Start, Hockenheim, 2012

German GP moved earlier for extra race in 2013

2013 F1 seasonPosted on | Author Keith Collantine

Start, Hockenheim, 2012The FIA has moved the date of the German Grand Prix forward by a week to create space on the 2013 F1 calendar for a new European event.

The 2013 German Grand Prix will take place on July 7th, one week after the British Grand Prix and the same weekend as the Goodwood Festival of Speed.

A meeting of the World Motor Sport Council at Istanbul in Turkey confirmed a space has been left on the calendar for another race in Europe on July 21st, one week before the Hungarian Grand Prix.

This is expected to be a return to Istanbul Park for the Turkish Grand Prix. If the extra race goes ahead it will mean the 2013 calendar remains at 20 races as the Jersey Grand Prix is being postponed to 2014.

Paul Ricard and Magny-Cours have also been trying to return to the calendar as the host of the French Grand Prix. Red Bull have also mooted the possibility of holding a race in Austria at the Red Bull Ring (formerly the A1 Ring).

2013 F1 season


Browse all 2013 F1 season articles

Image ?é?® Ferrari spa/Ercole Colombo

68 comments on “German GP moved earlier for extra race in 2013”

Jump to comment page: 1 2
  1. Worst move ever. They have moved the German GP to the same week end as the German round of the Moto GP. Crowds will suffer big time.

    1. thatscienceguy
      5th December 2012, 22:40

      And DTM at the Norisring apparently. Which was moved to avoid a clash with the original F1 date

    2. Right, because everyone who follows MotoGP also follows Formula 1, everyone who follows Formula 1 also follows MotoGP, and there is no-one who only follows one category, but has no interest in the other. That guy who lived down the hall from me in college and loved MotoGP whilst hating Formula 1 must have been a freak of nature.

      1. Nice sarcastic attitude mate. As if it isn’t going to effect attendance figures for both events.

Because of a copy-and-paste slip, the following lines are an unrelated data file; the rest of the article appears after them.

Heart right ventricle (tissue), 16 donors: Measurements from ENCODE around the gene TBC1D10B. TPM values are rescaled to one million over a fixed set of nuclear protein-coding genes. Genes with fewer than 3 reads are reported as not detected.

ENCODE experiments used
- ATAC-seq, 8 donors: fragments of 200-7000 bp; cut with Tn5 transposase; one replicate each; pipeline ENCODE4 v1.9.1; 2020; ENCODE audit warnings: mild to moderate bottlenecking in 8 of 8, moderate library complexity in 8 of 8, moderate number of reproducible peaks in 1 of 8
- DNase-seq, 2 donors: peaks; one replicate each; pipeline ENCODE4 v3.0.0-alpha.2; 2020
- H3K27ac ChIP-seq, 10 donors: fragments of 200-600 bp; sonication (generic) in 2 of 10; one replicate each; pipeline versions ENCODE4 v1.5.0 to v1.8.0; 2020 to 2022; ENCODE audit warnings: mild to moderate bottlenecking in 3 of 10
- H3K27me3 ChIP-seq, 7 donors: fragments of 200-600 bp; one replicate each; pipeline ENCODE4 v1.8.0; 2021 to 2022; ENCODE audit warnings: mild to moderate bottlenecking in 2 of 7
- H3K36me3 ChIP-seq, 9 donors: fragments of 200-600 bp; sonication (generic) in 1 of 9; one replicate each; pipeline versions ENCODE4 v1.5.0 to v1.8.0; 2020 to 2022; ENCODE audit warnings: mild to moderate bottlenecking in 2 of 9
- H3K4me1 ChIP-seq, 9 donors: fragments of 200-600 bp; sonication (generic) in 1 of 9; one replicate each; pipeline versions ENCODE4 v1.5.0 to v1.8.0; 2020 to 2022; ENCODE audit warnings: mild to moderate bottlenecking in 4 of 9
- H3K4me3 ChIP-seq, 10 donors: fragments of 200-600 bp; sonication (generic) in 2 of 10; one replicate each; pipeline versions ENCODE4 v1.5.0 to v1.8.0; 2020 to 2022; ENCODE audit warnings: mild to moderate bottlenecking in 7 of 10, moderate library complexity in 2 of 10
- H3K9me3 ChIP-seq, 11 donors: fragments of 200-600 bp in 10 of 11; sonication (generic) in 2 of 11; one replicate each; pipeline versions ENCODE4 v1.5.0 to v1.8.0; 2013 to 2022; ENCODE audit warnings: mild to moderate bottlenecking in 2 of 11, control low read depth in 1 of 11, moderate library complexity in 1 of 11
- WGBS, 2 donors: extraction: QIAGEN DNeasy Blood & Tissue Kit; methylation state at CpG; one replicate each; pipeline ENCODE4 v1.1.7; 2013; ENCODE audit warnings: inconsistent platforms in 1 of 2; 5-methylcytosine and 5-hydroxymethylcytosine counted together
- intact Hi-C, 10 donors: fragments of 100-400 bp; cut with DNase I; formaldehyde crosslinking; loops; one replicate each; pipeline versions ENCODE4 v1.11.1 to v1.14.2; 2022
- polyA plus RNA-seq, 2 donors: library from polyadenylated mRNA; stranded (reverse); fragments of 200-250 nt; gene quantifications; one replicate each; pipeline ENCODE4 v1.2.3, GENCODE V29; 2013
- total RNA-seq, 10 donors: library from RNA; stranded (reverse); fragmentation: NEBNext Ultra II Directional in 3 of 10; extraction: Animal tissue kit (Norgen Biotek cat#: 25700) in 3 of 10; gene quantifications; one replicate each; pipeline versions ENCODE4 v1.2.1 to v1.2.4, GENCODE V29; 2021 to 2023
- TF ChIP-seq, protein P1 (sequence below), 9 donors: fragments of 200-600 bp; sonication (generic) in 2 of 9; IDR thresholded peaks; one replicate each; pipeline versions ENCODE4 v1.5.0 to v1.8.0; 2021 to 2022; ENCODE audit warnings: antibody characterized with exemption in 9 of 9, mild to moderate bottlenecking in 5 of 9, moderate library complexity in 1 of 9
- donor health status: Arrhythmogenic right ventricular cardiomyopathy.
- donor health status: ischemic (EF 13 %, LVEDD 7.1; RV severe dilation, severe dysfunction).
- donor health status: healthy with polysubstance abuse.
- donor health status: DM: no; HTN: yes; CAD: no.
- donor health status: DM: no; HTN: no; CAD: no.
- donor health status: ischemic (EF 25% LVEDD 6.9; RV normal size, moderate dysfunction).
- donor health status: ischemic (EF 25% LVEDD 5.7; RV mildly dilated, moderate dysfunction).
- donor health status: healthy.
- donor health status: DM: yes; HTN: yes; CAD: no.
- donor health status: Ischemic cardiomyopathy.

2. I wouldn’t mind a race in France, Turkey or Austria. I just don’t see them doing that many back-to-back races (in fact I don’t want them to), they should move Hungary back a week, then pair Silverstone and Germany together and pair the France/Turkey race with Hungary.

  3. How hot is Istanbul going to be in the middle of July? Still, it’s a good track, but Paul Ricard and the Red Bull Ring would also be good options.

    What I don’t understand is why heaven and earth is being moved to keep 20 races on the calendar, given that the workload for the teams is so heavy already.

    1. @adrianmorse

      What I don’t understand is why heaven and earth is being moved to keep 20 races on the calendar, given that the workload for the teams is so heavy already.

      The teams did twenty races this year, and didn’t complain about it at all. In fact, they’ve given twenty races as the ideal number for the championship. It may not be as ideal sixteen or eighteen races, but no doubt they’re getting some kind of compensation for it.

      So long as the teams are happy to do twenty races, I see no reason why that should change.

      1. @prisoner-monkeys, I seem to remember them complaining last year, though, so I don’t see why the burdens would suddenly have lifted.

        1. Because now that they’ve done it, they know that it’s possible, and it’s not as bad as they first thought.

          1. And if it was really so difficult, they could always simply not apply to race in 2013.

  4. Michael (@freelittlebirds)
    6th December 2012, 6:00

    Here’s an interesting link showing the number of races per season.

    http://en.wikipedia.org/wiki/List_of_Formula_One_Grands_Prix#Races_by_season

    From 1980 to 2000, there were about 16 races per season. From 2000-2100 that number jumped to 17-18. Now they are obviously pushing towards 20.

    As fans, of course, we want to watch as many races as possible.

    1. Joey Zyla (@)
      6th December 2012, 17:31

      No, 16 is fine for me. What happens when you have 20 races is you don’t get to narrow it down to the truly best circuits. There should be at least two of the newer circuits (Yeongam, Buddh, Austin, etc.) removed.

  5. Michael (@freelittlebirds)
    6th December 2012, 6:01

    Oh, did anyone know that Morocco had hosted a F1 gran prix before?

  6. My guess, France or Turkey. Austria would be nice but unrealistic.

  7. Red Bull Ring makes perfect sense. They surely already have the money, whereas France and Turkey will no doubt need government funding.

    Also, F1 needs a short track. Shorter tracks mean more laps in a race, more traffic for the drivers and therefore more action for the fans in the grandstands. I don’t understand why F1 seems to favour those mid-length tracks…

    1. @jackysteeg

      F1 needs a short track. Shorter tracks mean more laps in a race, more traffic for the drivers and therefore more action for the fans in the grandstands.

      I agree: F1 needs more variety in its circuits and length is one of several ways tracks have become too similar.

  8. I hope it is the return of the Turkish GP, it’s my favourite F1 grade circuit by bar. Almost it’s pretty cool how the German GP will coincide with the FoS as I will most likely try and get to Goodwood next year.

Jump to comment page: 1 2

Leave a Reply

Your email address will not be published. Required fields are marked *

All comments are moderated. See the Comment Policy and FAQ for more.